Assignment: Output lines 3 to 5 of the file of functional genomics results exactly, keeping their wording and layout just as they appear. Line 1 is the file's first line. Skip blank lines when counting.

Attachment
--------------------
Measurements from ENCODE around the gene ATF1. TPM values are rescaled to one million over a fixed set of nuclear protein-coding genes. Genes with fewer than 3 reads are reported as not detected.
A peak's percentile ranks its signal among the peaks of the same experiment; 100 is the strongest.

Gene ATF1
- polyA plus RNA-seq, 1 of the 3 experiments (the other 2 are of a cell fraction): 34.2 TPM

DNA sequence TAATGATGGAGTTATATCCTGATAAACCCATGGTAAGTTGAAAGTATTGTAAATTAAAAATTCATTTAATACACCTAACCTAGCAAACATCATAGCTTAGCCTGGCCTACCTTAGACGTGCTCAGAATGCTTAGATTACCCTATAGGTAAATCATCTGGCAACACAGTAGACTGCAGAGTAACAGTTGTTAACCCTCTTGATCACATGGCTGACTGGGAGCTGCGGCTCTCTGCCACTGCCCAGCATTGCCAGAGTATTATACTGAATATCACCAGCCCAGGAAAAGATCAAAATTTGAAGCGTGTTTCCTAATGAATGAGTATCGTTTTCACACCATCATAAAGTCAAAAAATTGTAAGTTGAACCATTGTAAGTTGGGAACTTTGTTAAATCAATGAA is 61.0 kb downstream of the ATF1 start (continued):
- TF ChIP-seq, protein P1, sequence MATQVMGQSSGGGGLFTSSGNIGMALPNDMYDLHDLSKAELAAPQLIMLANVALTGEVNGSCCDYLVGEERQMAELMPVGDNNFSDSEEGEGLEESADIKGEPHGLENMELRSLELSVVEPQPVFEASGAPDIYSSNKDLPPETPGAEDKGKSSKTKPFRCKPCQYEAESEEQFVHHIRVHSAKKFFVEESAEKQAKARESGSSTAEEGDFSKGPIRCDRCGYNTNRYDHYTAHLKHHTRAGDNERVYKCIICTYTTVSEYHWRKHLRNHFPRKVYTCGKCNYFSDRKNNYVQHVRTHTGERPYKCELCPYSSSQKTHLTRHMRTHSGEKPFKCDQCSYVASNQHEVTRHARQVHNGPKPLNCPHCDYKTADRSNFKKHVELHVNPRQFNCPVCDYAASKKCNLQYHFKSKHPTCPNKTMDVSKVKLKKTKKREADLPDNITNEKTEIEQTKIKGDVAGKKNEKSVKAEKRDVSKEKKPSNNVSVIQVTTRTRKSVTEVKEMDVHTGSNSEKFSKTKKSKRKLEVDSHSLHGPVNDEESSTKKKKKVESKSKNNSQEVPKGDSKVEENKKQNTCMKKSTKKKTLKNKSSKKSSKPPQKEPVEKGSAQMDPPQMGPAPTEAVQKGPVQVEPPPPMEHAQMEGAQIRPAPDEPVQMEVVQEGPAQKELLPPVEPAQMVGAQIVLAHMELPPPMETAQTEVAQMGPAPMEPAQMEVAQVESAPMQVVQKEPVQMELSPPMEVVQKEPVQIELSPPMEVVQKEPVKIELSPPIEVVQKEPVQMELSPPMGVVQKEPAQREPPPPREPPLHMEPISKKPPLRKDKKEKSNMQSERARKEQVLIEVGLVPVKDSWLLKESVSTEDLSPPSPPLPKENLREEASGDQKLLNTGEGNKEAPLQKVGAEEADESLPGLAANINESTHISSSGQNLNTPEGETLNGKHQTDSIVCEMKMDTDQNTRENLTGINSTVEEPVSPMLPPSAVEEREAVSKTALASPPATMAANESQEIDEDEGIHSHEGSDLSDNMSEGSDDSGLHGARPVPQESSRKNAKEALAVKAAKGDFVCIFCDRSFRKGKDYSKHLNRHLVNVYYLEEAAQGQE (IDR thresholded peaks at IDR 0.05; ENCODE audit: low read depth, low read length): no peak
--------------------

Gene ATF1
- polyA plus RNA-seq, 1 of the 3 experiments (the other 2 are of a cell fraction): 34.2 TPM

DNA sequence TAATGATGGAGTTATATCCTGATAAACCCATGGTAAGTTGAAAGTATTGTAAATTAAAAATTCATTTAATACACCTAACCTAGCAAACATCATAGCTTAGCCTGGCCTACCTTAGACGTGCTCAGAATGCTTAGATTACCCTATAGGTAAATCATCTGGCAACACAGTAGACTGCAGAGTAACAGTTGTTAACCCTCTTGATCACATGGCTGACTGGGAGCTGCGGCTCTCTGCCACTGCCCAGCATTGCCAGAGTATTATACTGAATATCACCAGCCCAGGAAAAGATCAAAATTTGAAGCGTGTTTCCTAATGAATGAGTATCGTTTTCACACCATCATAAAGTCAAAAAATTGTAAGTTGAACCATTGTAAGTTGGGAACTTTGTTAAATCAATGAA is 61.0 kb downstream of the ATF1 start (continued):